La Floridian: Chapter 2: Roam-an Food

My bestie and my favorite kitchen of all time.
My bestie and my favorite kitchen of all time.

When I was growing up in St. Augustine, I had to drive 23 miles out to the county line to buy farm fresh produce in Hastings. Now, in 2016, farm-fresh produce has become so popular that there are two farmer’s markets during the week and a couple of produce stands open on the other days along US1.

Good ole' beach cruiser
Good ole’ beach cruiser

Saturday, we met my mom and grandma at the Old City Farmer’s Market at the St. Augustine Amphitheater which features an astounding variety of local produce, meat, plants, baked goods, ethnic foods, and handcrafted goods. However, due to the massive crowd and the distorted sense of planning I always seem to experience when visiting with family, I neglected to take photos much less buy my favorite Floridian staples while wandering the through-way. Nowadays, when I go to farmer’s markets, I’m used to having or forming a plan. Thus, in not creating the breakfast plan for the day after, I brushed past two stalls selling produce and headed straight for the one selling curries flavored with traditional African spices. The only sure plan I seem to have, while traveling, is addressing my hungry stomach at all times.

I went out in the morning to search for breakfast ingredients using one of the nice, old beach cruisers in the shed of my friends’ home in Lincolnville. Unfortunately, on Sunday, I was out of luck in finding the closest stand closed. The man who runs it appeared at 10 a.m. but informed me that they weren’t opening that day. He did send me off with a giant orange, which was downright neighborly.

Collards for days.
Collards for days.

Planning is a large part of shopping for Food is love… and it requires being aware of what is only available on market days and what’s available from many of those same farms at our grocery stores any given day of the week. The convenience of supermarkets shine when I’ve missed out on the market, however, that convenience comes with a price and a different standard of quality as one’s options tend to be of the conventional sort. For breakfast vegetables, I bicycled down the road a little further to the WinnDixie to buy an extremely large amount of collard greens and such. Evidently, I’m spoiled and snobby because of the variety of local, organic produce offered in Humboldt’s grocery stores.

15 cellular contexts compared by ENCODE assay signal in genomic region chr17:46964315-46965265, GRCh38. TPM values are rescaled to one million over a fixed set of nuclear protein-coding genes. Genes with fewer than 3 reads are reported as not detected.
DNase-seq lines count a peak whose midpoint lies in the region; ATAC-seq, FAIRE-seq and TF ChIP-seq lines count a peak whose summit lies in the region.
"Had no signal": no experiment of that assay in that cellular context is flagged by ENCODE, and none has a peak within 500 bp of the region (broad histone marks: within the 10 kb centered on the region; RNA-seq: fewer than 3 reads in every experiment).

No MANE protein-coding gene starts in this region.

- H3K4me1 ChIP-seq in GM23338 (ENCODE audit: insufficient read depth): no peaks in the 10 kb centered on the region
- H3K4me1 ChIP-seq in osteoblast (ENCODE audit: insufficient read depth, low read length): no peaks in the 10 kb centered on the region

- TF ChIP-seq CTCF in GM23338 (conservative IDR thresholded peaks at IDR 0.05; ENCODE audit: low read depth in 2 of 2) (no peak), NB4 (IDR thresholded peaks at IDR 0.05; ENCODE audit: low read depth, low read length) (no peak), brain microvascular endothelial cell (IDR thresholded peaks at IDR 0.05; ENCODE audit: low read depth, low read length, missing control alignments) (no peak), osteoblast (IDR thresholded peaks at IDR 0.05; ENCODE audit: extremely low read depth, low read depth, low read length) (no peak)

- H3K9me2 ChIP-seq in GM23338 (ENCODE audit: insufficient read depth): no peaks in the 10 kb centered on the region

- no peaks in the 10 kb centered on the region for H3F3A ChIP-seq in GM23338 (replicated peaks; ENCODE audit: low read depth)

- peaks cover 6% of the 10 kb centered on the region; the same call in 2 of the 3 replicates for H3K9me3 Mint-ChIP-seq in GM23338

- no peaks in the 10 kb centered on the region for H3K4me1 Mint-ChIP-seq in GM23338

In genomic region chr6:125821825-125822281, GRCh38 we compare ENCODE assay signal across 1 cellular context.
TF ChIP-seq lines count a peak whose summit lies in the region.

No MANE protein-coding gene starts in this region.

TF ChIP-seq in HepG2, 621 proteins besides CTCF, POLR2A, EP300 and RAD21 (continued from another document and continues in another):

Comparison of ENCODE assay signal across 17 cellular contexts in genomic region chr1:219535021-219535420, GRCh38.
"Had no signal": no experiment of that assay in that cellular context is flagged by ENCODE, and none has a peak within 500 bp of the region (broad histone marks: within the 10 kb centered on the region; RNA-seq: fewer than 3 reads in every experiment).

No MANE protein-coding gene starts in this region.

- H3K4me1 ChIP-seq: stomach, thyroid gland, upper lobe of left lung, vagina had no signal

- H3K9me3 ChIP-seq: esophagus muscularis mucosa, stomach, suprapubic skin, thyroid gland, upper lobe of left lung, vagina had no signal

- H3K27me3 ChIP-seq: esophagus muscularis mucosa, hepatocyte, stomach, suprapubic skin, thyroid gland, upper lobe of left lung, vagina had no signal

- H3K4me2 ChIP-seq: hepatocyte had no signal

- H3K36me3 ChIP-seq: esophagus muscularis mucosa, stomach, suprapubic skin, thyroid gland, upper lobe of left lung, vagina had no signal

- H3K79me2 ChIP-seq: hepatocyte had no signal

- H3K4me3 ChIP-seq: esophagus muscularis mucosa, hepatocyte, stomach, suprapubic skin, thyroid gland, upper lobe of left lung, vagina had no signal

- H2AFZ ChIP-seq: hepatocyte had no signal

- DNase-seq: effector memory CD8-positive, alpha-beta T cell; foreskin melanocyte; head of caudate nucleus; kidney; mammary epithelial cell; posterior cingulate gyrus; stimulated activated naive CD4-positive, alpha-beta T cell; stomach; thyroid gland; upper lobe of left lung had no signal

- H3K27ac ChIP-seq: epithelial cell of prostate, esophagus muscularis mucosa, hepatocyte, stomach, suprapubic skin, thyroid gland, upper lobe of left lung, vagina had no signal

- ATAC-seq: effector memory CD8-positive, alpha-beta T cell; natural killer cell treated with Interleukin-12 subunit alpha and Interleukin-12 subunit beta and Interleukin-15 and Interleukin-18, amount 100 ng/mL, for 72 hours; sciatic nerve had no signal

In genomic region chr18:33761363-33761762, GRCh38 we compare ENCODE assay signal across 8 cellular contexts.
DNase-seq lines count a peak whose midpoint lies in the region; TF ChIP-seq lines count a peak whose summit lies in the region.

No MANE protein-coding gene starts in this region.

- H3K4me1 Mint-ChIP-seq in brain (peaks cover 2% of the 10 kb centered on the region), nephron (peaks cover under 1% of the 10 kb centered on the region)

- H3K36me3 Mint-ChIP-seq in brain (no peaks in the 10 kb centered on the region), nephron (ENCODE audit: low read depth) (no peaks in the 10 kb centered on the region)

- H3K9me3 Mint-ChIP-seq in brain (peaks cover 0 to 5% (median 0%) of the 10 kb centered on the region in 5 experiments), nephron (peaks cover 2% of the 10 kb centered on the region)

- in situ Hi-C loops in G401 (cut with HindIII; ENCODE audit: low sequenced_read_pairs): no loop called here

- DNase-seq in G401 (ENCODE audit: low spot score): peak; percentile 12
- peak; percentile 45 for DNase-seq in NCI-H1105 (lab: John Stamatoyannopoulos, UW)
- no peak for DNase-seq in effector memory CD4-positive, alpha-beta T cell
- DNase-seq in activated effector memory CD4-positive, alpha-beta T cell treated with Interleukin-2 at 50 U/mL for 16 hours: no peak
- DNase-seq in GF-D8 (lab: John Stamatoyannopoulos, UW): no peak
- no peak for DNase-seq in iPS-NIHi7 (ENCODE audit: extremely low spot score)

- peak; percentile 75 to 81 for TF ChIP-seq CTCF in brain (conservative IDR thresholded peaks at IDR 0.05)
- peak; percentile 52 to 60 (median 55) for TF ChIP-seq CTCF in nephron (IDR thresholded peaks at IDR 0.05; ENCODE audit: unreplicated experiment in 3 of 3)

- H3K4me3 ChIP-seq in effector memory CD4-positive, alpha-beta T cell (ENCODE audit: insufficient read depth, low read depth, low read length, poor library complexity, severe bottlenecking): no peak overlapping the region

Alanna and Greg, making Oneida St. magical.
Alanna and Greg, making Oneida St. magical.

As usual, when I fly home, I stay with one of my oldest friends. Alanna and I go back to our high school days when we first met. I became a fixture in her family’s home, in sweet, cozy Lincolnville (the historic neighborhood behind the historic city center). She married her soul mate, Greg, this last year. After only an evening of being entertained by their adorable banter and a few stories from their wonderful wedding, I was convinced of this soul mate business. I guess it’s only natural to eventually find the love of your life. Whenever I come home, it’s usually to stay in their magical, yellow Victorian on Oneida. Chickens free range all over the yard and across the street. A stash of bicycles fills the shed. The pantry and the kitchen are filled with some of the best food stuffs for making dishes from scratch.

Southeastern slow breakfast for a lazy Sunday morning: Slow-cooked grits with fresh parsley, sage, and thyme, topped with sauteed collard greens, mushrooms, and garlic, two fried farm fresh eggs and green onions.
Southeastern slow breakfast for a lazy Sunday morning: Slow-cooked grits with fresh parsley, sage, and thyme, topped with sauteed collard greens, mushrooms, and garlic, two fried farm fresh eggs and green onions.

When finally back with ingredients, I got started with breakfast. There was a mountain of lovely pale blue eggs from their Ameraucana hens. When all was said and done we were having herbed grits, sauteed mushrooms and collard greens with garlic, two fried eggs each and green onions. It’s a shame to leave grits out of breakfast in the southeast.

 

 

 

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